merger-hunger is projected onto others as a way of avoiding the 
awareness by attributing it to someone else. Sometimes these 
anticipations or perceptions are a projection, although they can also 
be accurate. Total isolation or abandonment is like death, especially 
for the young child. Part of the schizoid process is terror— although 
not necessarily conscious— of a triple isolation: isolation from 
others, isolation of the core self from the attacking self, and 
isolation within the core self. A significant part of the schizoid 
process is a splitting between attacking selves and core selves. At a 
deeper level there is also a kind of isolation between aspects of the 
core self. In gestalt theory this is conceptualized as a boundary 
between parts of the self that interferes with the boundary between 
self and other. Experiencing the self in a vacuum means loss of the 
sense of self as a living person. The resulting loneliness is profound.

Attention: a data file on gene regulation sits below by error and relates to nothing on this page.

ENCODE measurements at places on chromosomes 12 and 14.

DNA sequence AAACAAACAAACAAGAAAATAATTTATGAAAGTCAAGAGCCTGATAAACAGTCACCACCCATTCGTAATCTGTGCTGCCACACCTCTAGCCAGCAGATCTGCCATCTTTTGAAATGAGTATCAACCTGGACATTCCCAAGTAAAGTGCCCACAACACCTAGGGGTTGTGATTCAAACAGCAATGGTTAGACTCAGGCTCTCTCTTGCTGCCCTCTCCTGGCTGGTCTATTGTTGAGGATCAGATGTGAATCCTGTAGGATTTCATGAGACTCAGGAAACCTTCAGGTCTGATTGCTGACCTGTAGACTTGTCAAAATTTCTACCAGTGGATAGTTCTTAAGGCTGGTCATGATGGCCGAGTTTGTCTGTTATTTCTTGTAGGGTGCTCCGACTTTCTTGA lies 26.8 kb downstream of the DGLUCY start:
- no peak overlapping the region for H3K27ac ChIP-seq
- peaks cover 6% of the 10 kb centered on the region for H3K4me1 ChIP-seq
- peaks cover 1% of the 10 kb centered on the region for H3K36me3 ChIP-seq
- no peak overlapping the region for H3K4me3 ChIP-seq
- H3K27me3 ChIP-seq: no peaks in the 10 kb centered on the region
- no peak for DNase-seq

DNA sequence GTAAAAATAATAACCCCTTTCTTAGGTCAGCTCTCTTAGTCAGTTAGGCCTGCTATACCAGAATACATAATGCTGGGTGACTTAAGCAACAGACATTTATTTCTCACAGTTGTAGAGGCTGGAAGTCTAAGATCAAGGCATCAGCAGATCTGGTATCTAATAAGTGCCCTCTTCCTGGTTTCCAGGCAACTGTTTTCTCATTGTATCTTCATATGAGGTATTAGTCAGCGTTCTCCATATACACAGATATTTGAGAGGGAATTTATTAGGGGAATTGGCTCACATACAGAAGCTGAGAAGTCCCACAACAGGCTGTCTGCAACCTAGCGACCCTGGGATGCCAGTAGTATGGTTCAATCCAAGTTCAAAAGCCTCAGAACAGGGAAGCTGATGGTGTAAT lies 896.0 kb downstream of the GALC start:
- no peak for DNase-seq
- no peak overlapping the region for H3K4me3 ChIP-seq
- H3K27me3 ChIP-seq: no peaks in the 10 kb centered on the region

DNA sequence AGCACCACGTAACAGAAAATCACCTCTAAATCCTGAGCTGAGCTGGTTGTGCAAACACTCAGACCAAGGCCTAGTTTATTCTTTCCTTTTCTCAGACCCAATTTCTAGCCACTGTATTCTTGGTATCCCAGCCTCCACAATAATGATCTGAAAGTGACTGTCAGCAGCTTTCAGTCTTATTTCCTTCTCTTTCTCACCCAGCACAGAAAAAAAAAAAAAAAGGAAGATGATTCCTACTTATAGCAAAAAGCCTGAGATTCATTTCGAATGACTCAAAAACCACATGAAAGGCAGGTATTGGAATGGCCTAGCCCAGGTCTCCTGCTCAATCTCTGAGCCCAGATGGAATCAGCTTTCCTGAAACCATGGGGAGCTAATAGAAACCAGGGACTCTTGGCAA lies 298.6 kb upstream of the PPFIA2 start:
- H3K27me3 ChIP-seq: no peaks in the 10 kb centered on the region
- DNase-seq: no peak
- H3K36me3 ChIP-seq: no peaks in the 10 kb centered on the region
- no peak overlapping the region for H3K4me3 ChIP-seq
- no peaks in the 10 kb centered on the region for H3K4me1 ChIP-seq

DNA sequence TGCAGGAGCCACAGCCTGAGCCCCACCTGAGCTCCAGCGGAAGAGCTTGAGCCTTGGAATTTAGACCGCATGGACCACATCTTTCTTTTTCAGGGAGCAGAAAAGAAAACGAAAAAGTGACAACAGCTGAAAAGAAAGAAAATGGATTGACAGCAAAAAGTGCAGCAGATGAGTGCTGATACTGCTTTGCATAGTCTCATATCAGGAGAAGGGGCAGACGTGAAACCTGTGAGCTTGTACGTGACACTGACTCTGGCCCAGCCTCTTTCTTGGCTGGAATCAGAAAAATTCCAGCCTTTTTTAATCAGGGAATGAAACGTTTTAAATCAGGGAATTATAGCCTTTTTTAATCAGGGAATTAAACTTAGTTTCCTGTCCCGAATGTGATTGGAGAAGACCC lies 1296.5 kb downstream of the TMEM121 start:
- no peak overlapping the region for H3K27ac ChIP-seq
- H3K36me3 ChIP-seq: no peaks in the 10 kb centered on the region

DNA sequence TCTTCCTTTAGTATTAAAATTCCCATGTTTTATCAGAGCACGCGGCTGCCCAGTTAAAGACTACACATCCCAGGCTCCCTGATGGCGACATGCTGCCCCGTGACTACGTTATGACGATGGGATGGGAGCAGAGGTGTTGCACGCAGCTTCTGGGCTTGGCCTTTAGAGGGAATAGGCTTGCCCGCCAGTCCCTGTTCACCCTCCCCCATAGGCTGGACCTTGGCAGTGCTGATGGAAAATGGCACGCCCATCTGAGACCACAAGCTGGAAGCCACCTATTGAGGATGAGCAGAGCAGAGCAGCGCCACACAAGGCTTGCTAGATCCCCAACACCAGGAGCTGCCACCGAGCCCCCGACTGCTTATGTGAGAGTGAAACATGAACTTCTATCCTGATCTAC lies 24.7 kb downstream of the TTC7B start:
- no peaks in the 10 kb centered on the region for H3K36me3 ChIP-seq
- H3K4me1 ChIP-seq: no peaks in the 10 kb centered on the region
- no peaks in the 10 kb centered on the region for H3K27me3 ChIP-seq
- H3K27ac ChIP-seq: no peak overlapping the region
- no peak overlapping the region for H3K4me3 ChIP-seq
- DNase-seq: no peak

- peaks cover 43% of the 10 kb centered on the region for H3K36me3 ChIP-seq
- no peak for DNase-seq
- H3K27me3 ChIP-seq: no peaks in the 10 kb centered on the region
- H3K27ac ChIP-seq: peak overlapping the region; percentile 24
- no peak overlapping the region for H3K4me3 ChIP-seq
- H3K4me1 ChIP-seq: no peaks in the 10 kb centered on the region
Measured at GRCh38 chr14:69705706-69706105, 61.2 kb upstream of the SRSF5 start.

It is real progress in therapy when the true schizoid patient is able to 
experience loneliness and the desire for connection. 

The Schizoid Compromise: The In-and-Out Program 

One solution to the problem of avoiding complete deadness of self 
from lack of human connection while also avoiding the threat to 
existence and continuity of self from intimate contact is what 
Guntrip (1969) called "the schizoid compromise" (pp. 58-66). This 
refers to not being in but also not being out of engagement with 
other persons or situations. An image that I think I borrowed from 
Guntrip seems apt here: "How do porcupines make love? Very 
carefully." There are several common "very careful" patterns of the 
schizoid compromise. For example, a writer is too lonely to write in 
his apartment, so he goes to a coffee shop with his laptop computer 
and manuscript. There he is not really connected with anybody,